So why this change of heart? A year ago, even two months ago, if you had asked me if we were going to do fertility treatments again, I would have said HELL NO. Too expensive, too stressful and scary, not likely to work, no thank you. But now I'm feeling like we should give it a shot. Why? I mean, this is a major change in my thinking. Am I crazy? Am I going to change my mind again in a month? I am not PMSing so it can't be blamed on that.

Here's some of my thinking:

1) I think the hubs wants to try for another biological child. We've been talking about adoption and I just don't think he is ready for that. He has not pushed me in ANY way to do fertility again. And I love him so much for that. He has said from the beginning that I am the one that has to go through the most physical discomfort and stress and if I don't want to do it, that is okay. He totally gets what it means to go down that road - it will be a lot for me to deal with, physically and mentally. Not that he gets through it scott free, but its different and he really knows that. Thank God. But I think that if I am willing to do it, that would make him happy. I think he'd be happiest if we just had lots of sex and got pregnant the old-fashioned way, but that doesn't seem likely....

2) Turns out my fertility may not be as bad as I was thinking. For some reason, I thought that when I first went through all the fertility testing, that my FSH was 14. I went back and looked at my info and saw that it was 6.9. Quite a big difference. I recently went to a new OB/GYN and she tested my FSH mid-cycle and it was 20. She started to think that maybe I was in early menopause based on my previous FSH of 14 (which I now know wasn't REALLY 14 and now I am so embarrassed to tell her I was wrong, it was actually half that), my shorter menstrual cycles and the FSH of 20. Apparently 20 can be normal-ish or really high - it depends on the stage of your cycle I have only been keeping track of when I started my period, not ovulation so its hard to know exactly what that number meant. So before I resigned myself to shriveling up at the ripe ole age of 38, I asked her if we could do a day 3 test. That test came back at 11.3. High but not astronomical. My doctor said it indicates "decreased ovarian reserve but not infertility" and she said we should consult a fertility doctor if we want to get pregnant again.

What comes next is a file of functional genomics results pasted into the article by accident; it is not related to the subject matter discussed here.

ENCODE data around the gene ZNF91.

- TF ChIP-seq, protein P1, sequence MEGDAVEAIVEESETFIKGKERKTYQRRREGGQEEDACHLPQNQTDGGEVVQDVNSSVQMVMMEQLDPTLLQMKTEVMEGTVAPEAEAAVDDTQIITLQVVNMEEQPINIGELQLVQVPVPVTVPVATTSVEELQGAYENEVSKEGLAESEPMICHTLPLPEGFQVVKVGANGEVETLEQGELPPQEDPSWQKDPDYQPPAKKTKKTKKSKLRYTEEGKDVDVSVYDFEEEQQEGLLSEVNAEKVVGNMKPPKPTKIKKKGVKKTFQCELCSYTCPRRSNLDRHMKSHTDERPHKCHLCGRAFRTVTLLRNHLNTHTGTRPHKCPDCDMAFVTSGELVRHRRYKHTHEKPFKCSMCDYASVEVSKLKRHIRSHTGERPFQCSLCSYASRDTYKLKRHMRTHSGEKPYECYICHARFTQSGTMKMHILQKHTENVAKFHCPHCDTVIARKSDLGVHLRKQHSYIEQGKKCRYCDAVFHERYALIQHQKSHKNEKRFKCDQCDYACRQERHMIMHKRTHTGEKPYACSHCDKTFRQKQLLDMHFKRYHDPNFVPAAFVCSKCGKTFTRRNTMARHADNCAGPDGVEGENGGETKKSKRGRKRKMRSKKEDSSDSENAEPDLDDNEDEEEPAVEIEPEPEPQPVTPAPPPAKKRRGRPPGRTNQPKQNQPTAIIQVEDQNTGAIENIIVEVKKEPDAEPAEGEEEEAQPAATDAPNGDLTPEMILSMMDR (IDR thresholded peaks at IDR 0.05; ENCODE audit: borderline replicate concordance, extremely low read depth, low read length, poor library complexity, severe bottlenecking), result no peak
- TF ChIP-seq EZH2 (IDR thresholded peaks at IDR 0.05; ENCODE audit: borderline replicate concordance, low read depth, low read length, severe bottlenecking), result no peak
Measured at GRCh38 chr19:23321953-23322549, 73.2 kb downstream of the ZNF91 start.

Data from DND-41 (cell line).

Also, she finally explained to me in a clear and concise way what the hell is wrong with me. I won't get into that now, but let's just say that getting pregnant again and having another c-section where they can get in there and clean up some things MAY be the best option for fixing my problem.

3) When I think about trying again, I don't feel as scared. And I think when I am really honest with myself, the biggest thing that was holding me back was my fear. I would have told you it was the cost. I mean cost is a HUGE consideration because the cost is HUGE. But I think when I would say before "The cost combined with the thought of the physical toll and the stress makes it not worth it" what I really meant was "I cannot stomach spending all that money to go through the pain again." And I don't mean the speculums or the ultrasound wands or the needles, I mean the pain of disappointment and loss. Why spend all that money when it probably won't work and even if a miracle occurs and I actually get pregnant, something bad will probably happen. I was just assuming it would be all disappointment and hurt. Because if that's what you tell yourself and that's what you prepare yourself for, it won't hurt as much right? Yeah right.